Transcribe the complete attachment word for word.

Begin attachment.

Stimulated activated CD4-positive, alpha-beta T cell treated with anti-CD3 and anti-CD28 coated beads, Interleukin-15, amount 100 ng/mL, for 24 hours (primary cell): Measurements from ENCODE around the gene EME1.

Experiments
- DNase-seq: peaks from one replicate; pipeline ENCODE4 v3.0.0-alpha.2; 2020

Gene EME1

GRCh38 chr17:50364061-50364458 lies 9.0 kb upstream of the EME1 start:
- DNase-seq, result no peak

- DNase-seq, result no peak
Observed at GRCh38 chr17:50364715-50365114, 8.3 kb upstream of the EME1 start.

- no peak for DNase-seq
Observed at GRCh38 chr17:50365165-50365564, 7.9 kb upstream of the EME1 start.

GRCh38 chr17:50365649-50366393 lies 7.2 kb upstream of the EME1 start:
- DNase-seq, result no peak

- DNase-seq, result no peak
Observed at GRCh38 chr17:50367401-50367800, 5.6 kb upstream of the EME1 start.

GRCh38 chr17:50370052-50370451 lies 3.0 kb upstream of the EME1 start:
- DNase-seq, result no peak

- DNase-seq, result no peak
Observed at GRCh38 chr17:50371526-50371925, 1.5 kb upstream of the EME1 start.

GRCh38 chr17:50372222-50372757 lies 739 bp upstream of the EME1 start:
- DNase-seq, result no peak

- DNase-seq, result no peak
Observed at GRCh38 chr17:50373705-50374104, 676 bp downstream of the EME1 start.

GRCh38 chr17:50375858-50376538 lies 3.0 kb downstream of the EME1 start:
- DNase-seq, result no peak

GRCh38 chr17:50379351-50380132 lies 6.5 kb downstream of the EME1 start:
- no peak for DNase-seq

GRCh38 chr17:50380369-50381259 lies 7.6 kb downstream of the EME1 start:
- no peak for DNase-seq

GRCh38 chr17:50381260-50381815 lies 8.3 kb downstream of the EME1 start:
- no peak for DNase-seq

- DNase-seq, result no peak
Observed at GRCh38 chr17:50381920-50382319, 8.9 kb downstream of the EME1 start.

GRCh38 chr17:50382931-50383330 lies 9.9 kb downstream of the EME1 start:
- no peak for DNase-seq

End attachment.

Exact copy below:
Stimulated activated CD4-positive, alpha-beta T cell treated with anti-CD3 and anti-CD28 coated beads, Interleukin-15, amount 100 ng/mL, for 24 hours (primary cell): Measurements from ENCODE around the gene EME1.

Experiments
- DNase-seq: peaks from one replicate; pipeline ENCODE4 v3.0.0-alpha.2; 2020

Gene EME1

GRCh38 chr17:50364061-50364458 lies 9.0 kb upstream of the EME1 start:
- DNase-seq, result no peak

- DNase-seq, result no peak
Observed at GRCh38 chr17:50364715-50365114, 8.3 kb upstream of the EME1 start.

- no peak for DNase-seq
Observed at GRCh38 chr17:50365165-50365564, 7.9 kb upstream of the EME1 start.

GRCh38 chr17:50365649-50366393 lies 7.2 kb upstream of the EME1 start:
- DNase-seq, result no peak

- DNase-seq, result no peak
Observed at GRCh38 chr17:50367401-50367800, 5.6 kb upstream of the EME1 start.

GRCh38 chr17:50370052-50370451 lies 3.0 kb upstream of the EME1 start:
- DNase-seq, result no peak

- DNase-seq, result no peak
Observed at GRCh38 chr17:50371526-50371925, 1.5 kb upstream of the EME1 start.

GRCh38 chr17:50372222-50372757 lies 739 bp upstream of the EME1 start:
- DNase-seq, result no peak

- DNase-seq, result no peak
Observed at GRCh38 chr17:50373705-50374104, 676 bp downstream of the EME1 start.

GRCh38 chr17:50375858-50376538 lies 3.0 kb downstream of the EME1 start:
- DNase-seq, result no peak

GRCh38 chr17:50379351-50380132 lies 6.5 kb downstream of the EME1 start:
- no peak for DNase-seq

GRCh38 chr17:50380369-50381259 lies 7.6 kb downstream of the EME1 start:
- no peak for DNase-seq

GRCh38 chr17:50381260-50381815 lies 8.3 kb downstream of the EME1 start:
- no peak for DNase-seq

- DNase-seq, result no peak
Observed at GRCh38 chr17:50381920-50382319, 8.9 kb downstream of the EME1 start.

GRCh38 chr17:50382931-50383330 lies 9.9 kb downstream of the EME1 start:
- no peak for DNase-seq